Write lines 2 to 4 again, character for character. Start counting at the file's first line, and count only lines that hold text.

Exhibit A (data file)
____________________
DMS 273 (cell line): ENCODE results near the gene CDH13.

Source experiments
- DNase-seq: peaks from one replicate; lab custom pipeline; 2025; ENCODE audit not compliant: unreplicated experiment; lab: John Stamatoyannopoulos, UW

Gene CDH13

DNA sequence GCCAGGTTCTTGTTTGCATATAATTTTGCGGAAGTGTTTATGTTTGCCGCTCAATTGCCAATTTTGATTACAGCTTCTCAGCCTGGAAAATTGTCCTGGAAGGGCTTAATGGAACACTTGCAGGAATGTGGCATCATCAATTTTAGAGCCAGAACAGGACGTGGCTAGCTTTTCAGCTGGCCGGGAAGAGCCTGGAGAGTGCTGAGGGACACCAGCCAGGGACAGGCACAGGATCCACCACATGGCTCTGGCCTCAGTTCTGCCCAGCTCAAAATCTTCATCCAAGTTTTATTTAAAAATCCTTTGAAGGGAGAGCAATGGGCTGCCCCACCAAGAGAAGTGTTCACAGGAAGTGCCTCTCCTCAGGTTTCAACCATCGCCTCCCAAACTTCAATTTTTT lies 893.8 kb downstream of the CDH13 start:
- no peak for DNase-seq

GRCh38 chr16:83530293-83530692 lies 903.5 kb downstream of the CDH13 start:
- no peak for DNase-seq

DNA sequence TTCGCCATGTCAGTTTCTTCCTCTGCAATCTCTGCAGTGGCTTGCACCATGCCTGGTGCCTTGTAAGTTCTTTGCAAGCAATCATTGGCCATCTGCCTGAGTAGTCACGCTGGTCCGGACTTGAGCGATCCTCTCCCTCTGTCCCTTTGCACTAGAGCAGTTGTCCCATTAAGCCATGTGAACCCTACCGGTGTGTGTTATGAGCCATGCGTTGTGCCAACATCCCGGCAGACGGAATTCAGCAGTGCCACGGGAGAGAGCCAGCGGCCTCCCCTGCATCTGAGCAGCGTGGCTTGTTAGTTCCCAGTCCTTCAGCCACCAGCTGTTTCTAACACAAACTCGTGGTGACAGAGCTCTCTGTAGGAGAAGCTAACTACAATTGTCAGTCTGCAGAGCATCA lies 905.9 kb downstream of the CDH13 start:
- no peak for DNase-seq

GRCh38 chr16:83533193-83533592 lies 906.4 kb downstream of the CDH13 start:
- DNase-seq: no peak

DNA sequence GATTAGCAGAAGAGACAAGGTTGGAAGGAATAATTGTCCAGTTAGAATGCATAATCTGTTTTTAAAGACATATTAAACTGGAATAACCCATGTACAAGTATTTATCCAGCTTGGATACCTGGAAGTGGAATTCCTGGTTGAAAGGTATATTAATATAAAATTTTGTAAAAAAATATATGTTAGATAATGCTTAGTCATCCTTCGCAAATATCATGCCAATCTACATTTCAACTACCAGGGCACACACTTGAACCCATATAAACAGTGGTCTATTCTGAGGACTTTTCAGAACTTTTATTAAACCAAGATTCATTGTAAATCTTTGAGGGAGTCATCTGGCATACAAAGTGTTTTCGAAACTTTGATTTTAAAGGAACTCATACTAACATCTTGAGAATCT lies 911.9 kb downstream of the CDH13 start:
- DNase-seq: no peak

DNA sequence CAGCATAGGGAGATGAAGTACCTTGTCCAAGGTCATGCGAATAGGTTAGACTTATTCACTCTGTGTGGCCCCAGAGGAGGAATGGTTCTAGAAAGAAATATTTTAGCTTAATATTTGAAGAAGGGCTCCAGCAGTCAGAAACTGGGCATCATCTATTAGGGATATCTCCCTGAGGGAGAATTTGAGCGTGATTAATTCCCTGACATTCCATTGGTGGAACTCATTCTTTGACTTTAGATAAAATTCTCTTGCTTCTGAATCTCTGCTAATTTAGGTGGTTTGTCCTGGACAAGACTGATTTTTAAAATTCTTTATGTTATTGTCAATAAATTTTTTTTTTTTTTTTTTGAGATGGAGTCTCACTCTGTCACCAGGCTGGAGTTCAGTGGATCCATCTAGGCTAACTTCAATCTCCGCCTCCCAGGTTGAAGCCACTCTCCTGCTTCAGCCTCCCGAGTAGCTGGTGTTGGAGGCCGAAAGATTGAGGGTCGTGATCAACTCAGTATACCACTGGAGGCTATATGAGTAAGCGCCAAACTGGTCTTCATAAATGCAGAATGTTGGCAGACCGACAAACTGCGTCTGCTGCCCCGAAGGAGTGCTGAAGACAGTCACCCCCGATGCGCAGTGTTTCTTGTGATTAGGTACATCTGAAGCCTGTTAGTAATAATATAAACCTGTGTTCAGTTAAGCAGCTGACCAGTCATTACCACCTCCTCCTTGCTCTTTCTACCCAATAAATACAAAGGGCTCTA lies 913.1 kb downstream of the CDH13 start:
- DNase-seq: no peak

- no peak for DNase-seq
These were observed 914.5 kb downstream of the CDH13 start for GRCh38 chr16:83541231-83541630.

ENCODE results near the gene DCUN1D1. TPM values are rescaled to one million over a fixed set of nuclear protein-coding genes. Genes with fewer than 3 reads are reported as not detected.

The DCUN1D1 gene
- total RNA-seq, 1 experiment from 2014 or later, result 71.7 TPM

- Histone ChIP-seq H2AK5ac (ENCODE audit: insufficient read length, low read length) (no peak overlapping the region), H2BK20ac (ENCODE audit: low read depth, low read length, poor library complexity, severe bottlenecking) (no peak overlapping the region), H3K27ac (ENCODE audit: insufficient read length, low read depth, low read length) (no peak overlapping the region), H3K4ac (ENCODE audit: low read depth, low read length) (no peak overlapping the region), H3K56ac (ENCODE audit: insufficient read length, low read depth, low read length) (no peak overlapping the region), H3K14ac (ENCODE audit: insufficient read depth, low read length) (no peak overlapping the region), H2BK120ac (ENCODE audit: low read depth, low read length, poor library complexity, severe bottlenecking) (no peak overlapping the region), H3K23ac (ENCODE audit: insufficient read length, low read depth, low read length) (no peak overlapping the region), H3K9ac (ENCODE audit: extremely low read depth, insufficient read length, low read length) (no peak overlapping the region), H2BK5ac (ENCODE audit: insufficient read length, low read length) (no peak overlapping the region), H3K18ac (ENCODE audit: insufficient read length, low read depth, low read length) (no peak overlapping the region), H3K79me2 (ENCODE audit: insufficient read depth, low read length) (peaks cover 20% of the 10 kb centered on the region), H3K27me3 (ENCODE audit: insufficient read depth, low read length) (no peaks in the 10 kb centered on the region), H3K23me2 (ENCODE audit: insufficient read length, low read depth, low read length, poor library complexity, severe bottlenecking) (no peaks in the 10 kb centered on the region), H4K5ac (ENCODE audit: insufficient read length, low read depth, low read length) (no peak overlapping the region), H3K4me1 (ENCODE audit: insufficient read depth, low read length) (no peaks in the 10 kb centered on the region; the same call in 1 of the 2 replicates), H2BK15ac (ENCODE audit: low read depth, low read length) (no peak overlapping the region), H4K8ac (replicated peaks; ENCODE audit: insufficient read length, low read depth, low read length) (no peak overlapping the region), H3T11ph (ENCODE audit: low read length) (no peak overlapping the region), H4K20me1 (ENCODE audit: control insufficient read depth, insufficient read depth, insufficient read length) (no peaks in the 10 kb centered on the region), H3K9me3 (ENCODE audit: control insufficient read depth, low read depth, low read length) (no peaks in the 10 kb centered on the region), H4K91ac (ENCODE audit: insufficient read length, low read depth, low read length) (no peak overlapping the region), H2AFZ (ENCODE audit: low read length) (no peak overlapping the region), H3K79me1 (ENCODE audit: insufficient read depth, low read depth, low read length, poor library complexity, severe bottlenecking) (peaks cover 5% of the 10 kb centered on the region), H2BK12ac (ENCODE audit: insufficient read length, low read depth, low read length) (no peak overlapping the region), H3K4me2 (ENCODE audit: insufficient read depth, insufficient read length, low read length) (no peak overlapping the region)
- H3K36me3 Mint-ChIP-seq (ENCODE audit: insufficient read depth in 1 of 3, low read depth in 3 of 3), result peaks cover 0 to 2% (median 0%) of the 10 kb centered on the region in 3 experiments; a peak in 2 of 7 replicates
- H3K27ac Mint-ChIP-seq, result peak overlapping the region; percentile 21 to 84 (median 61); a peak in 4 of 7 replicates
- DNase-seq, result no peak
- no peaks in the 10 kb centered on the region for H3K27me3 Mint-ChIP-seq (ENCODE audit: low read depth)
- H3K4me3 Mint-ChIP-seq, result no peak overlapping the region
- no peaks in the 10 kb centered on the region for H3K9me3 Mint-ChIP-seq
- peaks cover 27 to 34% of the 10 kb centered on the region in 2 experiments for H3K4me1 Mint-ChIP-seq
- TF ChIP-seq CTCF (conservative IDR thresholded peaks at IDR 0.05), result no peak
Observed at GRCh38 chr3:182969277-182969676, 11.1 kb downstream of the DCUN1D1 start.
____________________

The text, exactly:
Source experiments
- DNase-seq: peaks from one replicate; lab custom pipeline; 2025; ENCODE audit not compliant: unreplicated experiment; lab: John Stamatoyannopoulos, UW

Gene CDH13